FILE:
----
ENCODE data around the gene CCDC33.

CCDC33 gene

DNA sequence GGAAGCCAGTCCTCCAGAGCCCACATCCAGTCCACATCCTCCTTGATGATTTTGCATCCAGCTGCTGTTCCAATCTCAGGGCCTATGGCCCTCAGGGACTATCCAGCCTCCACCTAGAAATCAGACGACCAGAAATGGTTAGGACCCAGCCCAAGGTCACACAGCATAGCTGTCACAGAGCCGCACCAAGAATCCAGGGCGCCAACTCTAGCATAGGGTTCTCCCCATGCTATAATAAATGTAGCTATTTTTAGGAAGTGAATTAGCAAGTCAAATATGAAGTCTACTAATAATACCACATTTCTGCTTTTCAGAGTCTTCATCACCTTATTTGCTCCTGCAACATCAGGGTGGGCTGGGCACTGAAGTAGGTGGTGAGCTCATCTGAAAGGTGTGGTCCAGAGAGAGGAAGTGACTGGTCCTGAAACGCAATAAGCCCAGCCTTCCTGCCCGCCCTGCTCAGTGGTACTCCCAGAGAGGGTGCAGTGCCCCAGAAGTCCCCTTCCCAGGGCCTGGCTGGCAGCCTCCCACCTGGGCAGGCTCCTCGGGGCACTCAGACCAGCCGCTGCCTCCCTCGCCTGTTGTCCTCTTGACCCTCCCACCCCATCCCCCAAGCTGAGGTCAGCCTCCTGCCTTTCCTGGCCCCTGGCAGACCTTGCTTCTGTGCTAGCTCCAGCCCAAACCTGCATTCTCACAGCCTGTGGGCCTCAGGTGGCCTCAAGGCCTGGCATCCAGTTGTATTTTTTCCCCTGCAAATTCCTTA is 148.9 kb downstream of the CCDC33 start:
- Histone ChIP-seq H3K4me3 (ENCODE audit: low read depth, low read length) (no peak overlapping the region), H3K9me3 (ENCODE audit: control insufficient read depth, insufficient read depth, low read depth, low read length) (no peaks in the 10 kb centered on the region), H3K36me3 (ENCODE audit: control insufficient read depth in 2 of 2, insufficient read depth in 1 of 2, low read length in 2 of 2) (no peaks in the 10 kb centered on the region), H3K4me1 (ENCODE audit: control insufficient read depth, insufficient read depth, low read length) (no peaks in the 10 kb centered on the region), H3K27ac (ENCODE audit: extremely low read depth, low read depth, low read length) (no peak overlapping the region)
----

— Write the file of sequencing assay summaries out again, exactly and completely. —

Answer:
ENCODE data around the gene CCDC33.

CCDC33 gene

DNA sequence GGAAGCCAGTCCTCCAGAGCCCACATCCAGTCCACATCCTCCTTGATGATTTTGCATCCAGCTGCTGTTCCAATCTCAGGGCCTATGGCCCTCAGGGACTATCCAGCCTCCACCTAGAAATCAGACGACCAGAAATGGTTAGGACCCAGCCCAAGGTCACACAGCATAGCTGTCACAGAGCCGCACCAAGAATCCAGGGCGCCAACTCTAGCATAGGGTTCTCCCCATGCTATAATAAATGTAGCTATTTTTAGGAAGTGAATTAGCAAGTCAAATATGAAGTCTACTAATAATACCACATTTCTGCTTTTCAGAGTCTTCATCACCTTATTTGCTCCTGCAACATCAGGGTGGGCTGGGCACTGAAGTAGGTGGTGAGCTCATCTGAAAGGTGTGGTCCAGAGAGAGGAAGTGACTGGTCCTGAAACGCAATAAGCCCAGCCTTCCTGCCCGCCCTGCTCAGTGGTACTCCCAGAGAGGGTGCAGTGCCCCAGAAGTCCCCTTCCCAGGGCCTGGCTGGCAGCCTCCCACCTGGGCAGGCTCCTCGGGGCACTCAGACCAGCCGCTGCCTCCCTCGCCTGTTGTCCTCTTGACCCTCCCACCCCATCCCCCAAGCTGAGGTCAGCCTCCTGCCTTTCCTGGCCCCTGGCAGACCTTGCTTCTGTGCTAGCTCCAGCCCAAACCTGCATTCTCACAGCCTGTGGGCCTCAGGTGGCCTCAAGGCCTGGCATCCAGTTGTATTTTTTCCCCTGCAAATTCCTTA is 148.9 kb downstream of the CCDC33 start:
- Histone ChIP-seq H3K4me3 (ENCODE audit: low read depth, low read length) (no peak overlapping the region), H3K9me3 (ENCODE audit: control insufficient read depth, insufficient read depth, low read depth, low read length) (no peaks in the 10 kb centered on the region), H3K36me3 (ENCODE audit: control insufficient read depth in 2 of 2, insufficient read depth in 1 of 2, low read length in 2 of 2) (no peaks in the 10 kb centered on the region), H3K4me1 (ENCODE audit: control insufficient read depth, insufficient read depth, low read length) (no peaks in the 10 kb centered on the region), H3K27ac (ENCODE audit: extremely low read depth, low read depth, low read length) (no peak overlapping the region)